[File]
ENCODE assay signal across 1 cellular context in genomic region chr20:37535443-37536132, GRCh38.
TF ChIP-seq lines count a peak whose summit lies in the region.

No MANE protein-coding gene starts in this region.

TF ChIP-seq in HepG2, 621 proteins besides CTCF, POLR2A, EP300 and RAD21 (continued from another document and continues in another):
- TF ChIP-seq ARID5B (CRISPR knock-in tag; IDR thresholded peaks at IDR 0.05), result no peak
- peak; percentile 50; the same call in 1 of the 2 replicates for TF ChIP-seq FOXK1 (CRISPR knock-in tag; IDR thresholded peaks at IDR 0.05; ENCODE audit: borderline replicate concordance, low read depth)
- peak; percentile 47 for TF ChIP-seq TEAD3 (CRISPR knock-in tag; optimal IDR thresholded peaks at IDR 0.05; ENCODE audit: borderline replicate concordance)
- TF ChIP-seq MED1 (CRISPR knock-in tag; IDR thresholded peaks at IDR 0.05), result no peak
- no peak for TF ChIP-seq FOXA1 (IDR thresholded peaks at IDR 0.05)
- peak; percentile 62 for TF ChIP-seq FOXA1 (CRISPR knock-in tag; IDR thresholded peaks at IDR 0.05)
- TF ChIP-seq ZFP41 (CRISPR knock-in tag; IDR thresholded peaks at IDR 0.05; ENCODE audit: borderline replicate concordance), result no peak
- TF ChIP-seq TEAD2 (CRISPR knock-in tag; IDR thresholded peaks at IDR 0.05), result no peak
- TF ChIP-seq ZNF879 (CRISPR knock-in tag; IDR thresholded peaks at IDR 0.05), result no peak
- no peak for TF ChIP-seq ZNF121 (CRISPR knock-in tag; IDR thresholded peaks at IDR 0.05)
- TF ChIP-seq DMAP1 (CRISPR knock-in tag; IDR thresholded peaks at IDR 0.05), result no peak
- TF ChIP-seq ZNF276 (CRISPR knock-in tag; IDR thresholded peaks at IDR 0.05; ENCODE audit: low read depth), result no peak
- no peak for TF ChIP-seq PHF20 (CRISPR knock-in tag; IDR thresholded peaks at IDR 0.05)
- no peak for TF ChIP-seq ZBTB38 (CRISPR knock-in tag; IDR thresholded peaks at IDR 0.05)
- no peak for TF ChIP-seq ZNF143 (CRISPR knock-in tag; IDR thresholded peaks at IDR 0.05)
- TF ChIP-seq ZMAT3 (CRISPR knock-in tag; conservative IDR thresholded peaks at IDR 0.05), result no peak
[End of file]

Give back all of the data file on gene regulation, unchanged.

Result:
ENCODE assay signal across 1 cellular context in genomic region chr20:37535443-37536132, GRCh38.
TF ChIP-seq lines count a peak whose summit lies in the region.

No MANE protein-coding gene starts in this region.

TF ChIP-seq in HepG2, 621 proteins besides CTCF, POLR2A, EP300 and RAD21 (continued from another document and continues in another):
- TF ChIP-seq ARID5B (CRISPR knock-in tag; IDR thresholded peaks at IDR 0.05), result no peak
- peak; percentile 50; the same call in 1 of the 2 replicates for TF ChIP-seq FOXK1 (CRISPR knock-in tag; IDR thresholded peaks at IDR 0.05; ENCODE audit: borderline replicate concordance, low read depth)
- peak; percentile 47 for TF ChIP-seq TEAD3 (CRISPR knock-in tag; optimal IDR thresholded peaks at IDR 0.05; ENCODE audit: borderline replicate concordance)
- TF ChIP-seq MED1 (CRISPR knock-in tag; IDR thresholded peaks at IDR 0.05), result no peak
- no peak for TF ChIP-seq FOXA1 (IDR thresholded peaks at IDR 0.05)
- peak; percentile 62 for TF ChIP-seq FOXA1 (CRISPR knock-in tag; IDR thresholded peaks at IDR 0.05)
- TF ChIP-seq ZFP41 (CRISPR knock-in tag; IDR thresholded peaks at IDR 0.05; ENCODE audit: borderline replicate concordance), result no peak
- TF ChIP-seq TEAD2 (CRISPR knock-in tag; IDR thresholded peaks at IDR 0.05), result no peak
- TF ChIP-seq ZNF879 (CRISPR knock-in tag; IDR thresholded peaks at IDR 0.05), result no peak
- no peak for TF ChIP-seq ZNF121 (CRISPR knock-in tag; IDR thresholded peaks at IDR 0.05)
- TF ChIP-seq DMAP1 (CRISPR knock-in tag; IDR thresholded peaks at IDR 0.05), result no peak
- TF ChIP-seq ZNF276 (CRISPR knock-in tag; IDR thresholded peaks at IDR 0.05; ENCODE audit: low read depth), result no peak
- no peak for TF ChIP-seq PHF20 (CRISPR knock-in tag; IDR thresholded peaks at IDR 0.05)
- no peak for TF ChIP-seq ZBTB38 (CRISPR knock-in tag; IDR thresholded peaks at IDR 0.05)
- no peak for TF ChIP-seq ZNF143 (CRISPR knock-in tag; IDR thresholded peaks at IDR 0.05)
- TF ChIP-seq ZMAT3 (CRISPR knock-in tag; conservative IDR thresholded peaks at IDR 0.05), result no peak